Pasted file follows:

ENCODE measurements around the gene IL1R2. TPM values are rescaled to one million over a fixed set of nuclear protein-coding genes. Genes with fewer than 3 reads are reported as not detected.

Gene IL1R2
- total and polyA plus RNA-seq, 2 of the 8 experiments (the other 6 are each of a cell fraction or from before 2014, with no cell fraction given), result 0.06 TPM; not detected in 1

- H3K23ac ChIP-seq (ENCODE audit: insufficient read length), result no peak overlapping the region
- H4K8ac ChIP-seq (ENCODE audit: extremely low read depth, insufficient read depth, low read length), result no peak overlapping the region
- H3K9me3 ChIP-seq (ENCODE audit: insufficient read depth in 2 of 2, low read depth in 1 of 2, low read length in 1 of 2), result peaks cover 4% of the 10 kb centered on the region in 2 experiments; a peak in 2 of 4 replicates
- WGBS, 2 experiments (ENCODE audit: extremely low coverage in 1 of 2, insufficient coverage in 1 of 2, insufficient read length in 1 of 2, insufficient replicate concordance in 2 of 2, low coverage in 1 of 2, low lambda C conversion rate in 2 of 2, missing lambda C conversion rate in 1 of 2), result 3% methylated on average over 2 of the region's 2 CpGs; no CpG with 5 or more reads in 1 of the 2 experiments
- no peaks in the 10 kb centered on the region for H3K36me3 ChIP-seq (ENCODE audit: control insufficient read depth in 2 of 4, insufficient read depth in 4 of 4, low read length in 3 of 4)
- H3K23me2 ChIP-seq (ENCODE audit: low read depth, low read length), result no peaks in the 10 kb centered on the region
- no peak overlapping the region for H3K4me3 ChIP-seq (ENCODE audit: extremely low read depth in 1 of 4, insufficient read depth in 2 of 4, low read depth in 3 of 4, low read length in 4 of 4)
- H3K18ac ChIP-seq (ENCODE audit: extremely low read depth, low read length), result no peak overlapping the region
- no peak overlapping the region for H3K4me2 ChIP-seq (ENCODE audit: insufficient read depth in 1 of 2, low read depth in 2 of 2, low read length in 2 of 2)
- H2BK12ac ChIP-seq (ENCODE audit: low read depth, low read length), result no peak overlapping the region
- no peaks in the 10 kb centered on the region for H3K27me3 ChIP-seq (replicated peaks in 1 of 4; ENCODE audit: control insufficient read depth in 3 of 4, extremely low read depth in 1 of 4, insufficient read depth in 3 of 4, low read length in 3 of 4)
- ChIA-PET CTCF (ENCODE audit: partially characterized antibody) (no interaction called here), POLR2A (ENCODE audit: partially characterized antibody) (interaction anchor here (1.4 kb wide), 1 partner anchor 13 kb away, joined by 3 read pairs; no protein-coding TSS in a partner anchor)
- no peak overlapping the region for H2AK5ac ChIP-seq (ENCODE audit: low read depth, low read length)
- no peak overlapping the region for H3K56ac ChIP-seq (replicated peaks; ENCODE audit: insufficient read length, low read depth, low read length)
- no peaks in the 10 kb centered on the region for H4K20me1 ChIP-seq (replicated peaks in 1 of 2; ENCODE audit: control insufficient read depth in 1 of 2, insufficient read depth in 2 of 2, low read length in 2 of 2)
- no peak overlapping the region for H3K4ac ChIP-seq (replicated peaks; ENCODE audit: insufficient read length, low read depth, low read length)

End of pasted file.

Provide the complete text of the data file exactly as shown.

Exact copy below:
ENCODE measurements around the gene IL1R2. TPM values are rescaled to one million over a fixed set of nuclear protein-coding genes. Genes with fewer than 3 reads are reported as not detected.

Gene IL1R2
- total and polyA plus RNA-seq, 2 of the 8 experiments (the other 6 are each of a cell fraction or from before 2014, with no cell fraction given), result 0.06 TPM; not detected in 1

- H3K23ac ChIP-seq (ENCODE audit: insufficient read length), result no peak overlapping the region
- H4K8ac ChIP-seq (ENCODE audit: extremely low read depth, insufficient read depth, low read length), result no peak overlapping the region
- H3K9me3 ChIP-seq (ENCODE audit: insufficient read depth in 2 of 2, low read depth in 1 of 2, low read length in 1 of 2), result peaks cover 4% of the 10 kb centered on the region in 2 experiments; a peak in 2 of 4 replicates
- WGBS, 2 experiments (ENCODE audit: extremely low coverage in 1 of 2, insufficient coverage in 1 of 2, insufficient read length in 1 of 2, insufficient replicate concordance in 2 of 2, low coverage in 1 of 2, low lambda C conversion rate in 2 of 2, missing lambda C conversion rate in 1 of 2), result 3% methylated on average over 2 of the region's 2 CpGs; no CpG with 5 or more reads in 1 of the 2 experiments
- no peaks in the 10 kb centered on the region for H3K36me3 ChIP-seq (ENCODE audit: control insufficient read depth in 2 of 4, insufficient read depth in 4 of 4, low read length in 3 of 4)
- H3K23me2 ChIP-seq (ENCODE audit: low read depth, low read length), result no peaks in the 10 kb centered on the region
- no peak overlapping the region for H3K4me3 ChIP-seq (ENCODE audit: extremely low read depth in 1 of 4, insufficient read depth in 2 of 4, low read depth in 3 of 4, low read length in 4 of 4)
- H3K18ac ChIP-seq (ENCODE audit: extremely low read depth, low read length), result no peak overlapping the region
- no peak overlapping the region for H3K4me2 ChIP-seq (ENCODE audit: insufficient read depth in 1 of 2, low read depth in 2 of 2, low read length in 2 of 2)
- H2BK12ac ChIP-seq (ENCODE audit: low read depth, low read length), result no peak overlapping the region
- no peaks in the 10 kb centered on the region for H3K27me3 ChIP-seq (replicated peaks in 1 of 4; ENCODE audit: control insufficient read depth in 3 of 4, extremely low read depth in 1 of 4, insufficient read depth in 3 of 4, low read length in 3 of 4)
- ChIA-PET CTCF (ENCODE audit: partially characterized antibody) (no interaction called here), POLR2A (ENCODE audit: partially characterized antibody) (interaction anchor here (1.4 kb wide), 1 partner anchor 13 kb away, joined by 3 read pairs; no protein-coding TSS in a partner anchor)
- no peak overlapping the region for H2AK5ac ChIP-seq (ENCODE audit: low read depth, low read length)
- no peak overlapping the region for H3K56ac ChIP-seq (replicated peaks; ENCODE audit: insufficient read length, low read depth, low read length)
- no peaks in the 10 kb centered on the region for H4K20me1 ChIP-seq (replicated peaks in 1 of 2; ENCODE audit: control insufficient read depth in 1 of 2, insufficient read depth in 2 of 2, low read length in 2 of 2)
- no peak overlapping the region for H3K4ac ChIP-seq (replicated peaks; ENCODE audit: insufficient read length, low read depth, low read length)